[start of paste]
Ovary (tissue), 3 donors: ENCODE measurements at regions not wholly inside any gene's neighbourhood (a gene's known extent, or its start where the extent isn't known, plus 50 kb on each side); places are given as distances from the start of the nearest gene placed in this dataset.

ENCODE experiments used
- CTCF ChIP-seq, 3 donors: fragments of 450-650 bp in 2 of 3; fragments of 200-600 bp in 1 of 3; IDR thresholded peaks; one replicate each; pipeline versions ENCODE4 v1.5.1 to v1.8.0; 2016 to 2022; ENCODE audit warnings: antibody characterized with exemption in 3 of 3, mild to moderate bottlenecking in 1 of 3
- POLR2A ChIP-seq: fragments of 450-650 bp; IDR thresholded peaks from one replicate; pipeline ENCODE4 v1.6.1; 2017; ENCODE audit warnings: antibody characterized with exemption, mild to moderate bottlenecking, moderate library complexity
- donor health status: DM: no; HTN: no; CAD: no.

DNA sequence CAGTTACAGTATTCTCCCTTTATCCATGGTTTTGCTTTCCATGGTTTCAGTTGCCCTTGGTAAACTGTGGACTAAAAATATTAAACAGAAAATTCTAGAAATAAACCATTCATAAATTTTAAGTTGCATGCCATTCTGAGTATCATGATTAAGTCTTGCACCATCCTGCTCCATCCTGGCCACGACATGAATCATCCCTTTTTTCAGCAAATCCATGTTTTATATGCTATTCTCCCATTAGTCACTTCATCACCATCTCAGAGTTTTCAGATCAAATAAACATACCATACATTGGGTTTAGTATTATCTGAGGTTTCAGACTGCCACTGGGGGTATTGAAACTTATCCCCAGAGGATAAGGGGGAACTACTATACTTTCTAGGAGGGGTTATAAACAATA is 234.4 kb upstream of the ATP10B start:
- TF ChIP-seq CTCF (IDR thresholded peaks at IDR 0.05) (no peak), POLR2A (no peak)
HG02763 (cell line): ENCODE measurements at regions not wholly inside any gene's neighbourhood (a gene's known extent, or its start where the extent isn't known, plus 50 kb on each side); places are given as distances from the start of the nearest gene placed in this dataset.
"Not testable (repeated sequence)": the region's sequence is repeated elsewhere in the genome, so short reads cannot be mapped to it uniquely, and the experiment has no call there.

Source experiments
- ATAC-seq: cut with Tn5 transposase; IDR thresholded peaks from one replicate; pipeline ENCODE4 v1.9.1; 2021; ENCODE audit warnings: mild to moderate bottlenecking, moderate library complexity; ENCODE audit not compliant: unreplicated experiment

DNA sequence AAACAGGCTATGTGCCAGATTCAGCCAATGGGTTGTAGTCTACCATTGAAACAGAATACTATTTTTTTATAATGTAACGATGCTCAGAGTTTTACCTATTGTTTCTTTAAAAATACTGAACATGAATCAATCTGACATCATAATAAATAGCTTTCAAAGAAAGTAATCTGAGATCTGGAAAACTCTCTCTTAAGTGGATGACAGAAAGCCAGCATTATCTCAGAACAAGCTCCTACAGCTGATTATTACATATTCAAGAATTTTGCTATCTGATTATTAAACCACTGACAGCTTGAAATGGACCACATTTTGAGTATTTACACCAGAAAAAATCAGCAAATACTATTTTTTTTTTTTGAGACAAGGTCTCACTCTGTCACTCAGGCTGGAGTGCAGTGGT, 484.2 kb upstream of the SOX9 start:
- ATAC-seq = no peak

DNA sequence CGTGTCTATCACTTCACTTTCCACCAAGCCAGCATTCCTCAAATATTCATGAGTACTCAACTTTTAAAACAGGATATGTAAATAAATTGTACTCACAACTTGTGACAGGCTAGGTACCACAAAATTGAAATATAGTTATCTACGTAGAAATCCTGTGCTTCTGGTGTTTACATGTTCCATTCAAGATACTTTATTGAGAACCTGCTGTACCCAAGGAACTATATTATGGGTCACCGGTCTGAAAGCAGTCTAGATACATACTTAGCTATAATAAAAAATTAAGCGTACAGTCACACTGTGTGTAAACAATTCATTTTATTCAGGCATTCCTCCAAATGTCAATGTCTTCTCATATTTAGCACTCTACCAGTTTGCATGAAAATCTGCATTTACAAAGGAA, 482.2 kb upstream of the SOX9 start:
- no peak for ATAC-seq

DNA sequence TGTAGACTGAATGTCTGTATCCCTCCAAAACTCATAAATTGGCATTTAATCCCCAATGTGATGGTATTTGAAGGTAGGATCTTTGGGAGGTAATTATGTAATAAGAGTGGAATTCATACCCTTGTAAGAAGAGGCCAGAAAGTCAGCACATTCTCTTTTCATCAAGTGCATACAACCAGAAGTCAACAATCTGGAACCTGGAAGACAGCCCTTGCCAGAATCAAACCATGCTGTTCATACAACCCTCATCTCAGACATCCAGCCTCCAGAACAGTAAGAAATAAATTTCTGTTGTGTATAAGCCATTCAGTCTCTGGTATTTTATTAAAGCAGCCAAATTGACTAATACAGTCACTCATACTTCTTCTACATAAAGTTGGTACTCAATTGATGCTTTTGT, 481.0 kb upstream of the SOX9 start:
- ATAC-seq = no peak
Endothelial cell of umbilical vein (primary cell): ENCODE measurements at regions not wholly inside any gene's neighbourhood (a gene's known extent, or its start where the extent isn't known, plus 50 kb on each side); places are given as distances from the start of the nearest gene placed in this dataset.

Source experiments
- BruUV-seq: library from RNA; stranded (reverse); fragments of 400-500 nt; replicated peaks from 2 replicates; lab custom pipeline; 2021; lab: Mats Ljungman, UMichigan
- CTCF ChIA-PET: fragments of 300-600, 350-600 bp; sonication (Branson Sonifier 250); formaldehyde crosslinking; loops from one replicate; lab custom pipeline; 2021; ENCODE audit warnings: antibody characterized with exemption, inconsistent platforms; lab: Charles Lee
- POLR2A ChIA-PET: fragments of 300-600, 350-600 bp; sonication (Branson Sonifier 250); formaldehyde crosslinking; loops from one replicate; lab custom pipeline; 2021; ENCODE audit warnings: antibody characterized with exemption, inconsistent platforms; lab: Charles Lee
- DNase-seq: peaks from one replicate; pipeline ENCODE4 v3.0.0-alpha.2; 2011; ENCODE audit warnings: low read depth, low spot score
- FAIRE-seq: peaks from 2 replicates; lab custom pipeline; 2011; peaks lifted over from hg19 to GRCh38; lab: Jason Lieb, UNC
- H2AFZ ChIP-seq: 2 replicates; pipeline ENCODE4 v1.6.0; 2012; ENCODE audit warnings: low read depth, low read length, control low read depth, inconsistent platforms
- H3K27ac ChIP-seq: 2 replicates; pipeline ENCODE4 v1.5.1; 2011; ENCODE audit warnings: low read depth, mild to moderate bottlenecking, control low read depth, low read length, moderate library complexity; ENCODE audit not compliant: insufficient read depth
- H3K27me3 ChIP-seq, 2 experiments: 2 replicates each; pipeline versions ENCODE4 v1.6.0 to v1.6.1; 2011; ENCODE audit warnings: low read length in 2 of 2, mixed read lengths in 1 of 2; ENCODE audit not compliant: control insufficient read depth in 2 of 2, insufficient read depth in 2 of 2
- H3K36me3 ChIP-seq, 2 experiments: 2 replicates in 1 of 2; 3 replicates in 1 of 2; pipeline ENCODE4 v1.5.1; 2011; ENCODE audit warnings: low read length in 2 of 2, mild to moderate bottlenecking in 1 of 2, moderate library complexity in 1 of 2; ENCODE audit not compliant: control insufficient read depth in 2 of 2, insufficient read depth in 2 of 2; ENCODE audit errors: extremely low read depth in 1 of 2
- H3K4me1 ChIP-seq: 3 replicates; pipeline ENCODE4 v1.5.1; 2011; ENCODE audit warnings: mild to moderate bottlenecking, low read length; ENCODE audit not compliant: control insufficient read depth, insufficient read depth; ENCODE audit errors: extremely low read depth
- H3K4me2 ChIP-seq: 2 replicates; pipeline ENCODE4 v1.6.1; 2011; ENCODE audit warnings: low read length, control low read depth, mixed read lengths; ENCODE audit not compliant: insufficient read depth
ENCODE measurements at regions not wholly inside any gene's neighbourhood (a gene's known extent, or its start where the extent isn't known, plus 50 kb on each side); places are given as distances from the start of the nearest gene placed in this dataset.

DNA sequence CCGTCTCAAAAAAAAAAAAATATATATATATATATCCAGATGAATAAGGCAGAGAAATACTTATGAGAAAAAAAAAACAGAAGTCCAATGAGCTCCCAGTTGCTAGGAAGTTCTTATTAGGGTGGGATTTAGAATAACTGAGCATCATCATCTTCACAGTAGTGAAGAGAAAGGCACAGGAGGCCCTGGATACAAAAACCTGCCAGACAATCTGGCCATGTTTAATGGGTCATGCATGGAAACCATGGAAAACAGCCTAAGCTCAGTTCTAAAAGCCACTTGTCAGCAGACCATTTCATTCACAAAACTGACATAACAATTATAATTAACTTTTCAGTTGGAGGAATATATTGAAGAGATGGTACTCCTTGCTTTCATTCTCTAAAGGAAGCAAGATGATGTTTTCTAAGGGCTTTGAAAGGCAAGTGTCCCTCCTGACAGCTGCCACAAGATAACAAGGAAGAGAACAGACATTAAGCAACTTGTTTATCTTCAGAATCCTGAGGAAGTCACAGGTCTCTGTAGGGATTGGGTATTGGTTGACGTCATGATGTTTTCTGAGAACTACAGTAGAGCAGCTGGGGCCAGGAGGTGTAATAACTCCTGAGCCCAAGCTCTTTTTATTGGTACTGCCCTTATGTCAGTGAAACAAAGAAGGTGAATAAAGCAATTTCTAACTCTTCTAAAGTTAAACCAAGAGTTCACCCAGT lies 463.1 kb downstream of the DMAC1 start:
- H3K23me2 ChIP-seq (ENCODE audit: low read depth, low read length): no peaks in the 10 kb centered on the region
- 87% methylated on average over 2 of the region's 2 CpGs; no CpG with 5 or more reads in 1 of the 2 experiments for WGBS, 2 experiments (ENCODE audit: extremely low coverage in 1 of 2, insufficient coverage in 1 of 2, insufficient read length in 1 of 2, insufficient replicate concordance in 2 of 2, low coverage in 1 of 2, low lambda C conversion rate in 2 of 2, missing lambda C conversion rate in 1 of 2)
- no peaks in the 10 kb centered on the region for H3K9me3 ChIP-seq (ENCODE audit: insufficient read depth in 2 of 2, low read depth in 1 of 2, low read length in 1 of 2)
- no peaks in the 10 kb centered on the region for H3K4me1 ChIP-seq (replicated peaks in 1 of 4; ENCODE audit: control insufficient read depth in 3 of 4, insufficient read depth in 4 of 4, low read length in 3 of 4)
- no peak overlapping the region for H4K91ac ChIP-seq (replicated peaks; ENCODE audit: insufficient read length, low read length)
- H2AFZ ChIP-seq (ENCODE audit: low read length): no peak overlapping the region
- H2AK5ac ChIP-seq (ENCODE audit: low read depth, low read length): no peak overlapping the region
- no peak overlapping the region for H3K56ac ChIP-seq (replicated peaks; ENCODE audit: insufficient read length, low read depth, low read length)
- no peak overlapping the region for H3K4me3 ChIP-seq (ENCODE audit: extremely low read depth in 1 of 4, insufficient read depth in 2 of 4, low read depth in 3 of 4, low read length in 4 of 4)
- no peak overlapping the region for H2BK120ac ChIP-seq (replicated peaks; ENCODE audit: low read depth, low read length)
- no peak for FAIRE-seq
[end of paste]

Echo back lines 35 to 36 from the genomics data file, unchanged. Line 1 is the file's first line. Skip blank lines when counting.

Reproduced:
- no peaks in the 10 kb centered on the region for H3K9me3 ChIP-seq (ENCODE audit: insufficient read depth in 2 of 2, low read depth in 1 of 2, low read length in 1 of 2)
- no peaks in the 10 kb centered on the region for H3K4me1 ChIP-seq (replicated peaks in 1 of 4; ENCODE audit: control insufficient read depth in 3 of 4, insufficient read depth in 4 of 4, low read length in 3 of 4)